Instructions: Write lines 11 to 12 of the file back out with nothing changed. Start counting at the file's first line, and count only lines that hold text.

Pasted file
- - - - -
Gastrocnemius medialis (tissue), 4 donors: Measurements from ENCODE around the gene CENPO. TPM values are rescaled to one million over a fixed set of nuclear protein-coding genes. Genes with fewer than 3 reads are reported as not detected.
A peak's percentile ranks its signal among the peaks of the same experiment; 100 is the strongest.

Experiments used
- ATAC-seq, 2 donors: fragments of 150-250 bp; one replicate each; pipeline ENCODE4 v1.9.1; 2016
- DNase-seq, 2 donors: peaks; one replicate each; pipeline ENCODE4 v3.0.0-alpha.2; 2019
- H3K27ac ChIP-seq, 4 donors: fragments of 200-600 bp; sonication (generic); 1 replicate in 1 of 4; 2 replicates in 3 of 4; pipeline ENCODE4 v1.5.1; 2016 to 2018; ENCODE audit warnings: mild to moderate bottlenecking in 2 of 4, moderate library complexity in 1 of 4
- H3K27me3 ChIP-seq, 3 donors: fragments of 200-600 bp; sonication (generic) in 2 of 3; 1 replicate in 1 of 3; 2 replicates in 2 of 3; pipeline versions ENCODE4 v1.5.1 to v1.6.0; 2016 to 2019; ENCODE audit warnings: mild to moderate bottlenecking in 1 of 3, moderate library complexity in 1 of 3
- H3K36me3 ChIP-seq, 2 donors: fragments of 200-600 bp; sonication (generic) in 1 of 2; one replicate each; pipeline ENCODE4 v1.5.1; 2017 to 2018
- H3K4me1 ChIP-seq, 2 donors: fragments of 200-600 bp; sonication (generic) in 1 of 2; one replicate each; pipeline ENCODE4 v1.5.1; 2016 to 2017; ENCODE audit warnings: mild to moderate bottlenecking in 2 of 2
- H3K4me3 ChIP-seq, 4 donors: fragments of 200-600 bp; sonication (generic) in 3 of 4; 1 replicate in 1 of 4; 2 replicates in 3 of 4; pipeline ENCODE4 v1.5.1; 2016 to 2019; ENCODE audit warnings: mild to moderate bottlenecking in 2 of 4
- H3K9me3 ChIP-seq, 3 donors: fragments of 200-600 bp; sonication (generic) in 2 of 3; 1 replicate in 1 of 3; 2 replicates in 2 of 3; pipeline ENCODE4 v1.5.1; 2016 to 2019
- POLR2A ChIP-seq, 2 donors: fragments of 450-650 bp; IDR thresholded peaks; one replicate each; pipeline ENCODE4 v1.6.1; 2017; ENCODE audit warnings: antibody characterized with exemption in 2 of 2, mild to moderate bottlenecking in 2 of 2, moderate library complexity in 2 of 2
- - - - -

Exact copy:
- H3K9me3 ChIP-seq, 3 donors: fragments of 200-600 bp; sonication (generic) in 2 of 3; 1 replicate in 1 of 3; 2 replicates in 2 of 3; pipeline ENCODE4 v1.5.1; 2016 to 2019
- POLR2A ChIP-seq, 2 donors: fragments of 450-650 bp; IDR thresholded peaks; one replicate each; pipeline ENCODE4 v1.6.1; 2017; ENCODE audit warnings: antibody characterized with exemption in 2 of 2, mild to moderate bottlenecking in 2 of 2, moderate library complexity in 2 of 2